We therefore decline to extend Robinson to searches of data on cell phones, and hold instead that officers must generally secure a warrant before conducting such a search.
Id. at 2484–85.6
Schmerber, McNeely, and Riley remind us that we should carefully guard against the use of per se exceptions to the Fourth Amendment. And, the overarching test we must apply is one that examines the “totality of the circumstances” in each case to determine the reasonableness of the search.
Texas Implied Consent and Mandatory Blood Draw Provisions
In the case now before us, the State argues that the trial court erred in granting Anderson's motion to suppress because no warrant was required pursuant to the implied consent and mandatory blood draw provisions contained in the Texas Transportation Code. While section 724.011 deals with “implied consent,” Anderson expressly refused to consent and the officer explained to her that he was going to take her blood because she was driving while intoxicated and there was an injury to a child. See Tex. Transp. Code Ann. § 724.012(b)(2). We examine the State's reliance upon the statutory provisions in question in light of the overriding importance of the rights outlined in the Fourth Amendment and McNeely.
Texas Transportation Code Section 724.011, the implied consent statute, provides in part as follows:
§ 724.011. Consent to Taking of Specimen
(a) If a person is arrested for an offense arising out of acts alleged to have been committed while the person was operating a motor vehicle in a public place, ․ while intoxicated, ․ the person is deemed to have consented, subject to this chapter, to submit to the taking of one or more specimens of the person's breath or blood for analysis to determine the alcohol concentration or the presence in the person's body of a controlled substance, drug, dangerous drug, or other substance.
Tex. Transp. Code Ann. § 724.011(a) (West 2011). The implied consent referenced in section 724.011 may be withdrawn by the accused driver but may have consequences as outlined in section 724.035 of the Texas Transportation Code. See Tex. Transp. Code Ann. § 724.035 (West 2011). Section 724.035 expressly states that a person retains the right, subject to automatic suspension of his or her license, to refuse to provide a specimen. Id.
In comparison to Section 724.011, Section 724.012, which is entitled “Taking of Specimen,” provides that “[o]ne or more specimens of a person's breath or blood may be taken if the person is arrested and at the request of a peace officer having reasonable grounds to believe the person: ․ while intoxicated was operating a motor vehicle in a public place․” Tex. Transp. Code Ann. § 724.012(a) (emphasis added). Under subsection 724.012(b), the officer, under certain specified circumstances, “shall require the taking of a specimen of the person's breath or blood” if the person refuses the officer's request for the blood draw. See id. § 724.012(b) (emphasis added). We set out section 724.012(b) below:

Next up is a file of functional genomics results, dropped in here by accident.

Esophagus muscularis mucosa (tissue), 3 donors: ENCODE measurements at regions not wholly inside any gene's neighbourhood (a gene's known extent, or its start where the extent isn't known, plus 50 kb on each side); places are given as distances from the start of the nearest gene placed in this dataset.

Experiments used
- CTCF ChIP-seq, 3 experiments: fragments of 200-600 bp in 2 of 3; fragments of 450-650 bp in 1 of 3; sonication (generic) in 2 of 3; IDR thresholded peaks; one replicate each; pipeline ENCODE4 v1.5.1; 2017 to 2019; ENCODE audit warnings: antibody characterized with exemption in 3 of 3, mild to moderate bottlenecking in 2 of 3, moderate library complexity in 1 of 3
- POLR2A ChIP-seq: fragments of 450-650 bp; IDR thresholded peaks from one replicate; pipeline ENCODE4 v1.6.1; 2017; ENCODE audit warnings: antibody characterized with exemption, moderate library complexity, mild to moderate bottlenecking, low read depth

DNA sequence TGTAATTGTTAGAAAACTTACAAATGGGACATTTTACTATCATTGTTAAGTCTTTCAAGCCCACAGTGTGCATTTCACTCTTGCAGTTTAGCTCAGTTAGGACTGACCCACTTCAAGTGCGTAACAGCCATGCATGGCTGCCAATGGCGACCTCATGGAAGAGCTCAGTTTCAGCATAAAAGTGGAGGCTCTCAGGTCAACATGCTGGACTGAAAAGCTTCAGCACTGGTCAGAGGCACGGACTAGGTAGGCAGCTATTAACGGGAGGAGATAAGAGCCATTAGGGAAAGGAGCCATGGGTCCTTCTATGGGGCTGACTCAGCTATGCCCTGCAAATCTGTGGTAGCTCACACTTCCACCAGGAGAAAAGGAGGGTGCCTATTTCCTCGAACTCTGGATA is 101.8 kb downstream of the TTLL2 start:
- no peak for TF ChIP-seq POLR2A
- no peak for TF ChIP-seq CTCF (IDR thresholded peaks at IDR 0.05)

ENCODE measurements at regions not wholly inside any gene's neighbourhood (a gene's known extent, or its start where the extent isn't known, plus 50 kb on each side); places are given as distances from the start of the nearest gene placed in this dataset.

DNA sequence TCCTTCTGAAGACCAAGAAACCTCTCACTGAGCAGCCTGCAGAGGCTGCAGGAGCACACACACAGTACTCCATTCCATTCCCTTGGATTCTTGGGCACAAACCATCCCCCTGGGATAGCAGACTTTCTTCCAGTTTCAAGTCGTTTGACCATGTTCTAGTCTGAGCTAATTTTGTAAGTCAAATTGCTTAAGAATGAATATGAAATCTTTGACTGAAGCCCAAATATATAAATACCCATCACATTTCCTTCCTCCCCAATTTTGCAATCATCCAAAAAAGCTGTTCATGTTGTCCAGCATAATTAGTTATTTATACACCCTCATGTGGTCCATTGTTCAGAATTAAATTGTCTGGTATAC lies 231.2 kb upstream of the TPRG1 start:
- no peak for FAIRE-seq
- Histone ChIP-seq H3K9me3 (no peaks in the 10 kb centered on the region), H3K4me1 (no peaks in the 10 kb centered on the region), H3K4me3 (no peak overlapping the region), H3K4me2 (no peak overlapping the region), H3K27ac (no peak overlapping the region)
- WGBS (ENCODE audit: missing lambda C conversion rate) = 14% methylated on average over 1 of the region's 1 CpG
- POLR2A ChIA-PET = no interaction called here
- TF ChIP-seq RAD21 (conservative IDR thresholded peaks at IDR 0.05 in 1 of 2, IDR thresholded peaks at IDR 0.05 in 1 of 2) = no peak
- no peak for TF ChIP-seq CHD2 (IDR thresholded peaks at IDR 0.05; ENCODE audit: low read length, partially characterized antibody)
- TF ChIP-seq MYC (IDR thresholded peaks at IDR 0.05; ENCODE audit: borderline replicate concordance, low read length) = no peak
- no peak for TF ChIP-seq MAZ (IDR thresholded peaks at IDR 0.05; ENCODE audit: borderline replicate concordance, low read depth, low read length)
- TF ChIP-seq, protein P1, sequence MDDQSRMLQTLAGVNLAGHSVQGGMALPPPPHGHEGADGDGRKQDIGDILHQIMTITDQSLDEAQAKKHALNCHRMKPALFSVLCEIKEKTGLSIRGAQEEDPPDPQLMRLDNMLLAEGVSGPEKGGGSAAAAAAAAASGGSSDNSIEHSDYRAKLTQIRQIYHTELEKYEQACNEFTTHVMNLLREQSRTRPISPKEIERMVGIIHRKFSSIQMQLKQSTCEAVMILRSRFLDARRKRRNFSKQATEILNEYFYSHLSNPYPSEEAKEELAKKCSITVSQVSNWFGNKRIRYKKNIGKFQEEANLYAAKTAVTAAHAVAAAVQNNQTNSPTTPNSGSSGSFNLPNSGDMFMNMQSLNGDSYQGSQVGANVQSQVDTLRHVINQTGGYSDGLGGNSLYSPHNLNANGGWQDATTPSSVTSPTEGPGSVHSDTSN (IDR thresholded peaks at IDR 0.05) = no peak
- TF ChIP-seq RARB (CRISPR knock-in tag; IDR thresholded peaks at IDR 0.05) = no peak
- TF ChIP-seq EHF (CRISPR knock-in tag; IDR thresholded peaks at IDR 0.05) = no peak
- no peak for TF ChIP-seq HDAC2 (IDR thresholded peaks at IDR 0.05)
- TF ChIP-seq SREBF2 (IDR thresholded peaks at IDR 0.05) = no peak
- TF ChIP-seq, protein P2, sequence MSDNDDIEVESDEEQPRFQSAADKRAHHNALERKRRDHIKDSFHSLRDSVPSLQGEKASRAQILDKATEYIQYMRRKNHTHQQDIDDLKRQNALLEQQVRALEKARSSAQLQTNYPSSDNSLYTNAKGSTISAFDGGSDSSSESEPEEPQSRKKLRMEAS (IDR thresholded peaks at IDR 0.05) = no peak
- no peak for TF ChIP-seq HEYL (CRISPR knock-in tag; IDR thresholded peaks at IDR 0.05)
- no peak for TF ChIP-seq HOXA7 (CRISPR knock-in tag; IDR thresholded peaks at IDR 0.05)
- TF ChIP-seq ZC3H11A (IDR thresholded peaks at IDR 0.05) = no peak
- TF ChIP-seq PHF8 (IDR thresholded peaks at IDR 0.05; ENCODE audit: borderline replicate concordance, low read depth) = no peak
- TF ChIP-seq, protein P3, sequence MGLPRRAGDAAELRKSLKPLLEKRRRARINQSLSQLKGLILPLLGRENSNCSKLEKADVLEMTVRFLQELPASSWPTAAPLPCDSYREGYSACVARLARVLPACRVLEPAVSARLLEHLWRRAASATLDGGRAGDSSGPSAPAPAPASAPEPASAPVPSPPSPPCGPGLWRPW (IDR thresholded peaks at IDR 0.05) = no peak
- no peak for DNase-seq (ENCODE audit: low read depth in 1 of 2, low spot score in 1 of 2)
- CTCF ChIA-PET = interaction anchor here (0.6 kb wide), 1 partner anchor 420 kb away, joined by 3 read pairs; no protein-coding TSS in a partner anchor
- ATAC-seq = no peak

(b) A peace officer shall require the taking of a specimen of the person's breath or blood under any of the following circumstances if the officer arrests the person for an offense under Chapter 49, Penal Code, involving the operation of a motor vehicle ․ and the person refuses the officer's request to submit to the taking of a specimen voluntarily:
(1) the person was the operator of a motor vehicle ․ involved in an accident that the officer reasonably believes occurred as a result of the offense and, at the time of the arrest, the officer reasonably believes that as a direct result of the accident:
(A) any individual has died or will die;
(B) an individual other than the person has suffered serious bodily injury; or
(C) an individual other than the person has suffered bodily injury and been transported to a hospital or other medical facility for medical treatment;
(2) the offense for which the officer arrests the person is an offense under Section 49.045, Penal Code [DWI with a child passenger]; or
(3) at the time of the arrest, the officer possesses or receives reliable information from a credible source that the person:
(A) has been previously convicted of or placed on community supervision for an offense under Section 49.045, 49.07, or 49.08, Penal Code, or an offense under the laws of another state containing elements substantially similar to the elements of an offense under those sections[.]